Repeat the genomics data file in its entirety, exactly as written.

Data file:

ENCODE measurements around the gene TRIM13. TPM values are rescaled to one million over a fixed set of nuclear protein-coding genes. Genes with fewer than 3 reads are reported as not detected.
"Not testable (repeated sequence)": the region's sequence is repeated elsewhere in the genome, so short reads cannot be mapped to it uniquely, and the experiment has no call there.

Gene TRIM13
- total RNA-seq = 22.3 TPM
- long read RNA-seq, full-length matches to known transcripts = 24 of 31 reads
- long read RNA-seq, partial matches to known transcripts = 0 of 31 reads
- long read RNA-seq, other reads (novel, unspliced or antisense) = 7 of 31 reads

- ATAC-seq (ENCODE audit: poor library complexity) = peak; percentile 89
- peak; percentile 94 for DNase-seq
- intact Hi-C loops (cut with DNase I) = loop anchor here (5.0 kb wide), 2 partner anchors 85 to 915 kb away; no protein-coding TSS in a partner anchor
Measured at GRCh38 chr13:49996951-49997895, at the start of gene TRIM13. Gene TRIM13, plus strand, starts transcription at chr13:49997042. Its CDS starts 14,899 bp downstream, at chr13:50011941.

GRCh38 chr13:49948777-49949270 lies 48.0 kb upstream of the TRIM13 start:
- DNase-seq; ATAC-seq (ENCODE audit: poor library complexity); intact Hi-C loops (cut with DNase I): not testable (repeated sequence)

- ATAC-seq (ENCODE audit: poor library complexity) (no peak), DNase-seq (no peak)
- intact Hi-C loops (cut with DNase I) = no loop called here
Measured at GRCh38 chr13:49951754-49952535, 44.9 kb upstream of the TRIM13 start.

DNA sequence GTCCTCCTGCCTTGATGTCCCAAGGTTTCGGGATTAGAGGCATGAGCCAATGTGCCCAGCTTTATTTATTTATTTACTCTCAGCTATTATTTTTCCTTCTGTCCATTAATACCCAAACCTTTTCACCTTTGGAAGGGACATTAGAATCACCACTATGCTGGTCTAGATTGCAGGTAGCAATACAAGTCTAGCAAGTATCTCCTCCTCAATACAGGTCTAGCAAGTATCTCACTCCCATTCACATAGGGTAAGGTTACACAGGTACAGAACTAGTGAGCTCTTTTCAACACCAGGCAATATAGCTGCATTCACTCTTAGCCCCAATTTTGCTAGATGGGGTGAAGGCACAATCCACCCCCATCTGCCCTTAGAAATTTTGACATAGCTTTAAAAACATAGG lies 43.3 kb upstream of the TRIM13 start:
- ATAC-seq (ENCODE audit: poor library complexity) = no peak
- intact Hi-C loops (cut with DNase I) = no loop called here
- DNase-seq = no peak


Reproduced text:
ENCODE measurements around the gene TRIM13. TPM values are rescaled to one million over a fixed set of nuclear protein-coding genes. Genes with fewer than 3 reads are reported as not detected.
"Not testable (repeated sequence)": the region's sequence is repeated elsewhere in the genome, so short reads cannot be mapped to it uniquely, and the experiment has no call there.

Gene TRIM13
- total RNA-seq = 22.3 TPM
- long read RNA-seq, full-length matches to known transcripts = 24 of 31 reads
- long read RNA-seq, partial matches to known transcripts = 0 of 31 reads
- long read RNA-seq, other reads (novel, unspliced or antisense) = 7 of 31 reads

- ATAC-seq (ENCODE audit: poor library complexity) = peak; percentile 89
- peak; percentile 94 for DNase-seq
- intact Hi-C loops (cut with DNase I) = loop anchor here (5.0 kb wide), 2 partner anchors 85 to 915 kb away; no protein-coding TSS in a partner anchor
Measured at GRCh38 chr13:49996951-49997895, at the start of gene TRIM13. Gene TRIM13, plus strand, starts transcription at chr13:49997042. Its CDS starts 14,899 bp downstream, at chr13:50011941.

GRCh38 chr13:49948777-49949270 lies 48.0 kb upstream of the TRIM13 start:
- DNase-seq; ATAC-seq (ENCODE audit: poor library complexity); intact Hi-C loops (cut with DNase I): not testable (repeated sequence)

- ATAC-seq (ENCODE audit: poor library complexity) (no peak), DNase-seq (no peak)
- intact Hi-C loops (cut with DNase I) = no loop called here
Measured at GRCh38 chr13:49951754-49952535, 44.9 kb upstream of the TRIM13 start.

DNA sequence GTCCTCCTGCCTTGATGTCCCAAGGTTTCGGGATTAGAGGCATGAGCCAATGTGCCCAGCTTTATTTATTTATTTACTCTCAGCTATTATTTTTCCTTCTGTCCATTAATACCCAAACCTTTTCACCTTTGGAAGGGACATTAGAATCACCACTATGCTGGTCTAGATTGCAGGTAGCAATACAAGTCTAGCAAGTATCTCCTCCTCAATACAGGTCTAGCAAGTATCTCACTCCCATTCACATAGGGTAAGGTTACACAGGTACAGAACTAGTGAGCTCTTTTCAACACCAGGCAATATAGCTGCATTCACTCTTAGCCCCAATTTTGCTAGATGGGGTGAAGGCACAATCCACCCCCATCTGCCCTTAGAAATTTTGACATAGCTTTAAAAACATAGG lies 43.3 kb upstream of the TRIM13 start:
- ATAC-seq (ENCODE audit: poor library complexity) = no peak
- intact Hi-C loops (cut with DNase I) = no loop called here
- DNase-seq = no peak